Notes on the Études transcendantes

This page provides brief descriptive comments on all of Sorabji’s Études transcendantes (100) (1940-44; 456 pp.). As a rule, Sorabji uses a given figuration in one hand and accompanies it with contrasting material that generally features a melodic line in block voicing or fragmented motives featuring complex rhythms. The hands are later reversed and, towards the end, the main figuration is found in both hands in a more complex version. The following notes cannot explain all that happens in an etude, though the descriptions give a good idea of the style.

Numbers of pages are given in the case of extended etudes. See also a table showing which etudes consist of a certain number of pages and a list of first performances.

For another set of notes, currently limited to nos. 1-22, 25, 26, 28, 31, 32, 34, 37, 40, 45, 49, 50, 52, 55, 59, 64-67, 75, 76, 81, 83, 88, 89, and 92, see 100 Transcendental Etudes (1940-44): Comments by Fredrik Ullén on the Sorabji Archive’s website, which also contains timings and data on first performances. These comments were available until some time in 2009 as “Comments on some of the Transcendental Studies of Sorabji” (2003) on Ullén’s personal page at <http://www.fredrikullen.net/sorabji.htm> (site no longer online).

The Études transcendantes are currently being recorded by Fredrik Ullén on the BIS label:

  • Vol. 1, nos. 1-25 (January 2006), BIS-CD-1373
  • Vol. 2, nos. 26-43 (July 2009), BIS-CD-1533
  • Vol. 3, nos. 44-62 (September 2010), BIS-CD-1713
  • Vol. 4, nos. 63-74
  • Vol. 5, nos. 75-93
  • Vol. 6, nos. 94-100

 

Number Marking or Tempo Indication Comment
1 Mouvementé A more or less perpetual movement using groups of seven quavers, with a varying left hand.
2 Vivace e leggiero Slurred staccato quavers in both hands grouped by two, with an octave followed by a single note.
3 Two contrapuntal lines accompanied by two meandering lines in semiquaver triplets.
4 “Scriabinesco. Soave e con tenerezza nostalgica” Semiquaver septuplets in the right hand against quaver triplets in the left hand, which is the opposite of what Skryabin did in his Etude in E-flat major, op. 42, no. 8.
5 Staccato e leggiero Consists mostly of three- or four-note staccato chords in quaver triplets in both hands (and sometimes octaves in the left hand).
6 Groups of seconds, usually in groups of five staccato semiquavers in one hand, against single notes or chords in the other hand.
7 Leggiero abbastanza Groups of four sequentially repeated semiquavers in the one hand (octave followed by three single notes) against four-note chords in the other hand.
8 Runs in thirds in the right hand against single notes or thirds in the left hand.
9 Staccato e leggiero Staccato chords alternating between the hands, mostly in a high register.
10 Con brio ed impeto Cantus firmus–like melody in the left hand, in octaves, with semiquaver arpeggios in the right hand, often featuring passage of the fifth finger above the thumb in descending runs and of the thumb under the fifth finger in ascending ones. Arpeggios later appear in both hands. Surely a reference to Chopin’s Etude in C major, op. 10, no. 1.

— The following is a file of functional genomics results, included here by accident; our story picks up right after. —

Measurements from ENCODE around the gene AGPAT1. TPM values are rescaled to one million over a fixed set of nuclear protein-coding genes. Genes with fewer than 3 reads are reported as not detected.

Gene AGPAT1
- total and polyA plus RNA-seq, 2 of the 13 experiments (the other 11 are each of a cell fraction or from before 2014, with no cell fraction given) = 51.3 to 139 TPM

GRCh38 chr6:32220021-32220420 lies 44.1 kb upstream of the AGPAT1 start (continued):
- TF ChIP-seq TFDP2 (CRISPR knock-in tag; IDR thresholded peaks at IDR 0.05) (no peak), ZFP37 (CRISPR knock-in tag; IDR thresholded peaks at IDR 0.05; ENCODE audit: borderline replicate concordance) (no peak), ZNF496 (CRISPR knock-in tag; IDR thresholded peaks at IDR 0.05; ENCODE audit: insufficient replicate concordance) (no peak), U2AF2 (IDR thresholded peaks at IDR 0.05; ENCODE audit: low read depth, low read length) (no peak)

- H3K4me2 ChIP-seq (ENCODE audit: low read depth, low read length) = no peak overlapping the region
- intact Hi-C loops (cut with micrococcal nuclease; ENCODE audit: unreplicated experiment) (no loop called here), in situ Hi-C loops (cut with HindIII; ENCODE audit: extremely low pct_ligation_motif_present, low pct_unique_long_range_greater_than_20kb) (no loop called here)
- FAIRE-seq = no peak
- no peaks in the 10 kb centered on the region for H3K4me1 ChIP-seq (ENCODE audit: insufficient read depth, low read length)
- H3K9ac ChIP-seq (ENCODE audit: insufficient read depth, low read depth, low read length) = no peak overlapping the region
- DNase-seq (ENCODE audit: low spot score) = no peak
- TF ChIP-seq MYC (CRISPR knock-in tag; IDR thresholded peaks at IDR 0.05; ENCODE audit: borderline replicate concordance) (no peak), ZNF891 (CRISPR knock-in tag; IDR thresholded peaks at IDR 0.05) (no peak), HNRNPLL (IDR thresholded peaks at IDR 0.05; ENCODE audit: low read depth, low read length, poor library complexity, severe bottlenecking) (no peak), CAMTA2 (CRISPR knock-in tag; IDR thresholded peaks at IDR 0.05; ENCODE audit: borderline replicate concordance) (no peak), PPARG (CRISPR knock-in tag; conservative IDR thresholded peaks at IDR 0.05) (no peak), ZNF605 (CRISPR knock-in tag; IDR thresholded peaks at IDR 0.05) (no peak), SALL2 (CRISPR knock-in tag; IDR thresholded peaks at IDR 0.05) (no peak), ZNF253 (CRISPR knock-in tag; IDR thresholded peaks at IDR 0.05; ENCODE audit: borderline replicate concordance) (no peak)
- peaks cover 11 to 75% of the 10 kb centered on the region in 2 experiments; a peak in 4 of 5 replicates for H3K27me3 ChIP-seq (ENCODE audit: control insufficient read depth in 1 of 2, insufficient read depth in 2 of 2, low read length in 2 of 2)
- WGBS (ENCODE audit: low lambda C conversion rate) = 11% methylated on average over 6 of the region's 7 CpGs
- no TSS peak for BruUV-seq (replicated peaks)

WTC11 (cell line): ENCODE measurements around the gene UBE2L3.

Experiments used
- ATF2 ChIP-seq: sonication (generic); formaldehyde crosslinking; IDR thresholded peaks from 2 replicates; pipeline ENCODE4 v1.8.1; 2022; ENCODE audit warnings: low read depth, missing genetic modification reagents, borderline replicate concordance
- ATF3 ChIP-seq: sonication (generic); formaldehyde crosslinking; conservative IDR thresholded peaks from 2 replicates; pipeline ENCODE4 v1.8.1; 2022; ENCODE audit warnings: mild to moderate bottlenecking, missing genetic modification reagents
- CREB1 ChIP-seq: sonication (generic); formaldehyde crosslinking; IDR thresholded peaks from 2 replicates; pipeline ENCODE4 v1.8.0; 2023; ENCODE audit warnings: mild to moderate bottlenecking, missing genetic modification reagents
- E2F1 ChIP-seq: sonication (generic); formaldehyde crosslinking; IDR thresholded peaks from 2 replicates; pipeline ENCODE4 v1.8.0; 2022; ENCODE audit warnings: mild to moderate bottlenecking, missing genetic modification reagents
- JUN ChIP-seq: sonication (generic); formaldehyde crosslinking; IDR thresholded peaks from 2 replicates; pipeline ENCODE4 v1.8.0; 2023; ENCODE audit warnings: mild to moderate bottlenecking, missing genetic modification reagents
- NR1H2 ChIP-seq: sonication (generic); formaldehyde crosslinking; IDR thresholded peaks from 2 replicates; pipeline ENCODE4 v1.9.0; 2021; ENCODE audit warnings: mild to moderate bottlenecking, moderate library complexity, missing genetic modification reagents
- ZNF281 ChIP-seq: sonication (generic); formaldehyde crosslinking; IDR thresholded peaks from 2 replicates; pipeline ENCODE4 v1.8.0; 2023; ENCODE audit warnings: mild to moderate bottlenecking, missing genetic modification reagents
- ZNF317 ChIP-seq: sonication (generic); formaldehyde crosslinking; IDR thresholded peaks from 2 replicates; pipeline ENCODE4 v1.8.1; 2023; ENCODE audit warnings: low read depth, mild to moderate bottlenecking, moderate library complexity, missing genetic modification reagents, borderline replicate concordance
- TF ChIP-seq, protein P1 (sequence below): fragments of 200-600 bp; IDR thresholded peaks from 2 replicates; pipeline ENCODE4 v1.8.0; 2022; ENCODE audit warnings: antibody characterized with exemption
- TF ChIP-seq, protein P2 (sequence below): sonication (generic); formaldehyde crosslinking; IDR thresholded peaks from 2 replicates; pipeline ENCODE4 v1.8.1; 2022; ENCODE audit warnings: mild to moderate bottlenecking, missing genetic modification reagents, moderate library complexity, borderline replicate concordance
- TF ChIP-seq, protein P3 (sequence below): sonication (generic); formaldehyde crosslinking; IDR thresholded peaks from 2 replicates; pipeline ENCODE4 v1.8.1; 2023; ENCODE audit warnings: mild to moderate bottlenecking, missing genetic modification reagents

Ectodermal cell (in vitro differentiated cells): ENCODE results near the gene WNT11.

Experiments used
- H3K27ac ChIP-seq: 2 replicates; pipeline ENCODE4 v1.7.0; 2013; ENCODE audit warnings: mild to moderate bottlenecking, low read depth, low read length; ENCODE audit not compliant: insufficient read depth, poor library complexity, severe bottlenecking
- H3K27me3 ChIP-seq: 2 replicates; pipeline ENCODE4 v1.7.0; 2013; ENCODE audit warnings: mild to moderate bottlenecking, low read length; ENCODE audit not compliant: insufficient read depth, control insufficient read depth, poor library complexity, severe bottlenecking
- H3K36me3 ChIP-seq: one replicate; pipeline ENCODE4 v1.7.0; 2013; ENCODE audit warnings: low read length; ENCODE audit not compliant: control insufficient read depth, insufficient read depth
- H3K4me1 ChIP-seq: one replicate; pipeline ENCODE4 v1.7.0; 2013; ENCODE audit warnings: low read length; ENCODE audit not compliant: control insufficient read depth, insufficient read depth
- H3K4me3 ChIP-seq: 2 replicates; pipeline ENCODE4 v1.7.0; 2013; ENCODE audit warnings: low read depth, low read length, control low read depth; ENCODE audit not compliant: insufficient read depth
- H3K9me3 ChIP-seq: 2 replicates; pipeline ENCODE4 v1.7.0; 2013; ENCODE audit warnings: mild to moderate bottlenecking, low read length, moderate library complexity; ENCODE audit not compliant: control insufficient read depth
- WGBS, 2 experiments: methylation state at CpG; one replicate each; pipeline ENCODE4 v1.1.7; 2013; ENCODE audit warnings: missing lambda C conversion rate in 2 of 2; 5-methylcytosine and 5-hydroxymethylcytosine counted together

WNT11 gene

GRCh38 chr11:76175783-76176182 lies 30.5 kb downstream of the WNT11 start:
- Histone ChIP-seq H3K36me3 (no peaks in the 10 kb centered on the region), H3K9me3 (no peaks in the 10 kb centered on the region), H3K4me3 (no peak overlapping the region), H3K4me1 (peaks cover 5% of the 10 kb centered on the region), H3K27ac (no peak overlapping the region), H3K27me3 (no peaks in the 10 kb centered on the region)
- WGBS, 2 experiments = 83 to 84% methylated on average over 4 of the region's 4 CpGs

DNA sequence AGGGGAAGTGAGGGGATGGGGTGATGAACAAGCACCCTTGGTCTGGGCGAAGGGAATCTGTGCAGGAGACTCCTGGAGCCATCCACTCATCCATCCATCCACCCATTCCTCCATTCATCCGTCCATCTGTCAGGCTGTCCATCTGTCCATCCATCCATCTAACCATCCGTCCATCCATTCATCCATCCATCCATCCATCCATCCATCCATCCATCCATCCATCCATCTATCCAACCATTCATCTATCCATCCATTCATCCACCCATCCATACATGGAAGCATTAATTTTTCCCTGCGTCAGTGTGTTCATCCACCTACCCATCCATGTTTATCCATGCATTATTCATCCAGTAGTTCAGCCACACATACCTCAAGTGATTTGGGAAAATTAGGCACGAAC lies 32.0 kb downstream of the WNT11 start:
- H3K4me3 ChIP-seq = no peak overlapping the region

11 Animato abbastanza Focuses on quaver triplets in both hands. No articulation specified until the “Avvivandosi poco a poco”, where staccato is called for.
12 Leggiero, quasi “saltando” Groups of four staccato semiquavers in both hands, with constantly varying intervals.
13 Delicate runs in demisemiquaver sextuplets, at first in the right hand, always alternating between two notes a minor second apart, with a slower melodic part in the left hand.
14 Tranquillamente soave Two-part right hand in groups of quavers (varying mostly between three and eight), with constantly varying intervals, with a slower left hand. The pattern is then inverted.
15 Scalar groups of staccato semiquaver quintuplets or groups of four notes in the style of a perpetual motion.
16 A study in fourths in one hand, while the other has contrasting material.
17 Molto accentato Groups of two and three accented chords in both hands alternate freely. A rare instance of a piece with a time signature (18/8) and a metronomic indication (quaver = 80).
18 Liscio, tranquillamente scorrevole A study in fifths in one hand, while the other has contrasting material.
19 Saltando e leggiero Groups of four staccato semiquavers in one hand (the first and fourth of which are octaves) while the second and third are triads, with octaves in the left hand (with notes on the first and fourth semiquavers of each group).
20 Con fantasia Delicate, “Oriental”-sounding runs in the right hand, alternating between held notes and very rapid groups in irrational rhythms, with a melodic line in the middle register accompanied by quaver triplets in the left hand.
21 Con eleganza e disinvoltura A study in sixths in one hand, while the other has contrasting material.
22 Leggiero, volante e presto assai In demisemiquavers throughout, with two-note “chordal glissandos” (one semitone apart) in one hand, alternating with groups of four notes in the other hand.
23 Dolcemente scorrevole Groups of six semiquavers in one hand against groups of three quavers in the other. The faster part then uses three groups of semiquaver triplets. The lines notated in groups of six and nine semiquavers are latter pitted against five quavers played in the time of three.
24 Con fantasia e grazia A study in minor sevenths in one hand, while the other has contrasting material.
25 Vivace e secco Consists of (mostly) four-note quaver chords in both hands, always separated by a quaver rest, all marked marcato and staccato. Later one hand plays two semiquavers for each quaver until both hands use the same gesture.
26 Dolcissimo A nocturne-like study (8 pp.) using an accompaniment motive in fifths in the right hand, while the left hand plays a sustaining harmony and chromatic melodic lines in single notes, octaves, or chords.